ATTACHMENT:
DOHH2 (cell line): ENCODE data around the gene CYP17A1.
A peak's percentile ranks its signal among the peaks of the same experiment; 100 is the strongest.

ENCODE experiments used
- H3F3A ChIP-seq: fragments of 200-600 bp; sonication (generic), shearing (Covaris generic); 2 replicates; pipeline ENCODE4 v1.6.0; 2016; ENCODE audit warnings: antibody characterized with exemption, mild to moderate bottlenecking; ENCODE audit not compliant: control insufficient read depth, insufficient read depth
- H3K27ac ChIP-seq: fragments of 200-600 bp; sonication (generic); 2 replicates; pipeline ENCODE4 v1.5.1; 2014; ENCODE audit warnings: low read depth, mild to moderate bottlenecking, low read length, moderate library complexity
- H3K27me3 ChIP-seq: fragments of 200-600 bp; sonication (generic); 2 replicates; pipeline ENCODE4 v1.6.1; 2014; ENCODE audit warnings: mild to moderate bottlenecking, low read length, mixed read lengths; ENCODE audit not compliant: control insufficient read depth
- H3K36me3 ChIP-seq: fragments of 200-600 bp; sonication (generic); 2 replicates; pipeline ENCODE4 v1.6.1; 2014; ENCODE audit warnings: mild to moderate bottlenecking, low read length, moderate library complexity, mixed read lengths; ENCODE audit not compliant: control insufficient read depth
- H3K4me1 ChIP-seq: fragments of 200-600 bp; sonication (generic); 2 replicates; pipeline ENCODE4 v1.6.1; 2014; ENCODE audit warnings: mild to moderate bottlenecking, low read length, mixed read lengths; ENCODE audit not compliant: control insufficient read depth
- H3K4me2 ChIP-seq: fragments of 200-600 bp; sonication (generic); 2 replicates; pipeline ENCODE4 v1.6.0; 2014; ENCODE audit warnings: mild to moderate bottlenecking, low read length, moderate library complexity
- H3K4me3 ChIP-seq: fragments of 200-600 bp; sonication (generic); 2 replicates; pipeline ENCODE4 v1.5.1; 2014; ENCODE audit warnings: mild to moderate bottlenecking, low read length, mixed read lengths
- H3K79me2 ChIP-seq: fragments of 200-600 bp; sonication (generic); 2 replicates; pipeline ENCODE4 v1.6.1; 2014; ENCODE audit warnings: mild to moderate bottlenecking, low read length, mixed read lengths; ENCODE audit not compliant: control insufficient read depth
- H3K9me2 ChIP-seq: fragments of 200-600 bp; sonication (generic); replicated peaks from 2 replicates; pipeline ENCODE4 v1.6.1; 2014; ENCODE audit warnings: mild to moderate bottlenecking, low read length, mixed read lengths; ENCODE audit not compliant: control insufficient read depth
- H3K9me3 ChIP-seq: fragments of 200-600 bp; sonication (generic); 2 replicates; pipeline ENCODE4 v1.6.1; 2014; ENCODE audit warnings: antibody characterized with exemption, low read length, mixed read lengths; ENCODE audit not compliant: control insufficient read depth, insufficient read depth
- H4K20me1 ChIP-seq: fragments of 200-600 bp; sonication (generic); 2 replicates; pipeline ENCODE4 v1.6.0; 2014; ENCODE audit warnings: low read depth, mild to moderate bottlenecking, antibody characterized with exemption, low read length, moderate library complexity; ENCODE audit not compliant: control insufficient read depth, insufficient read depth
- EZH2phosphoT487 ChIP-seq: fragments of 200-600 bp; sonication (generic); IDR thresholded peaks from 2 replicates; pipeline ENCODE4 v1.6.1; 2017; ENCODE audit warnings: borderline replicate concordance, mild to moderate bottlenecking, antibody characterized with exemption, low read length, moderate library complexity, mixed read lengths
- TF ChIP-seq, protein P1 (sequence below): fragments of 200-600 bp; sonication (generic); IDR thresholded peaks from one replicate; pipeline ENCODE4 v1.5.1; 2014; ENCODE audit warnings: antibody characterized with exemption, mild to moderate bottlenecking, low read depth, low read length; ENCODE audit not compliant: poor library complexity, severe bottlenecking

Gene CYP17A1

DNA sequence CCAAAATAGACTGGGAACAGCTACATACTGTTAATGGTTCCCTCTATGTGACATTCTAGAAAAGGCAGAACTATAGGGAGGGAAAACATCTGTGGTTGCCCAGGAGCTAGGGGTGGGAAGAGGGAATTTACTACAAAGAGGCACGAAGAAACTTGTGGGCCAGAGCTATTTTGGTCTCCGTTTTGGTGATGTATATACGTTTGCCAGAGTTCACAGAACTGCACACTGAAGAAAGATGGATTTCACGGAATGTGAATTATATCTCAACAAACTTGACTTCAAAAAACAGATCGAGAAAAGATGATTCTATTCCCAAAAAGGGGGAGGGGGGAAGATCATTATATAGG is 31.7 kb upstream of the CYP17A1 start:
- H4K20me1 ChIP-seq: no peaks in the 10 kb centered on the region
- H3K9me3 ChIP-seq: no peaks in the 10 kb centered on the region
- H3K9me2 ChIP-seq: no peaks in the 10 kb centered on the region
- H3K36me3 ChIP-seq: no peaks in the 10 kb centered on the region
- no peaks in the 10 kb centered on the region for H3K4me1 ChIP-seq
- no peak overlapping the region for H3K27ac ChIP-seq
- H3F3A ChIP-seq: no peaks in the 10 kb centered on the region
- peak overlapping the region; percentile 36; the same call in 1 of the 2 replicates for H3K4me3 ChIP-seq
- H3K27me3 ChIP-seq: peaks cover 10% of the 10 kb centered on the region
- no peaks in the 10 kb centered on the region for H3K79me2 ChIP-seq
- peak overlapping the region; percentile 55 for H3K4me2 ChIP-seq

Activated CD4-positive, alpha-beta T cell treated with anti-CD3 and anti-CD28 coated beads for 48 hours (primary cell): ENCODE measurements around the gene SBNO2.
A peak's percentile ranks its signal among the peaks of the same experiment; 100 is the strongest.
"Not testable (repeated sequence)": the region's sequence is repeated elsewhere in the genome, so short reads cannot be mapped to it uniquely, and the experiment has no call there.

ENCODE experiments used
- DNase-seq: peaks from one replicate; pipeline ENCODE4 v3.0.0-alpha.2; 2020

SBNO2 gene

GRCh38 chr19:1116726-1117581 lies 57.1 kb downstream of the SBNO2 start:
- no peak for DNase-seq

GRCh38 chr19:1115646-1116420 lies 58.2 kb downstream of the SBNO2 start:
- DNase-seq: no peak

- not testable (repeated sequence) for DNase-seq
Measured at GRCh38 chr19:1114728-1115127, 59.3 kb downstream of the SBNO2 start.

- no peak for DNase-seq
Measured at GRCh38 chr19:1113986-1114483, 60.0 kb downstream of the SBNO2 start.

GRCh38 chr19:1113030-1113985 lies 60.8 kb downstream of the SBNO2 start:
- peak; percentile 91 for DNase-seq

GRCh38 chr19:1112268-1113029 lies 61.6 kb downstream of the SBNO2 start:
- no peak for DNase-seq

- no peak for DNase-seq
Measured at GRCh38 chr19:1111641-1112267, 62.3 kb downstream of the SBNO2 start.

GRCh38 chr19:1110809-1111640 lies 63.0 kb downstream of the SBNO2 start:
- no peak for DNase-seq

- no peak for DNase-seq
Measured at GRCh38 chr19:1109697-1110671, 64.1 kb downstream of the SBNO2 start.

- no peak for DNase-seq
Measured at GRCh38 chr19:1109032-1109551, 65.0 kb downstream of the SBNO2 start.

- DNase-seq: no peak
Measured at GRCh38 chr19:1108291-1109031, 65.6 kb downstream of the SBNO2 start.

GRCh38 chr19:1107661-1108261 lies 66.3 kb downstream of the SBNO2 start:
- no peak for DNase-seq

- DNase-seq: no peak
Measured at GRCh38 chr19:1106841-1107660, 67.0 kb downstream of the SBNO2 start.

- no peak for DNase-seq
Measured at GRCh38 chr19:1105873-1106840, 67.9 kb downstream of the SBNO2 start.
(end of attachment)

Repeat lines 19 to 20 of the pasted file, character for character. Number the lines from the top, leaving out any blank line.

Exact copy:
- H4K20me1 ChIP-seq: no peaks in the 10 kb centered on the region
- H3K9me3 ChIP-seq: no peaks in the 10 kb centered on the region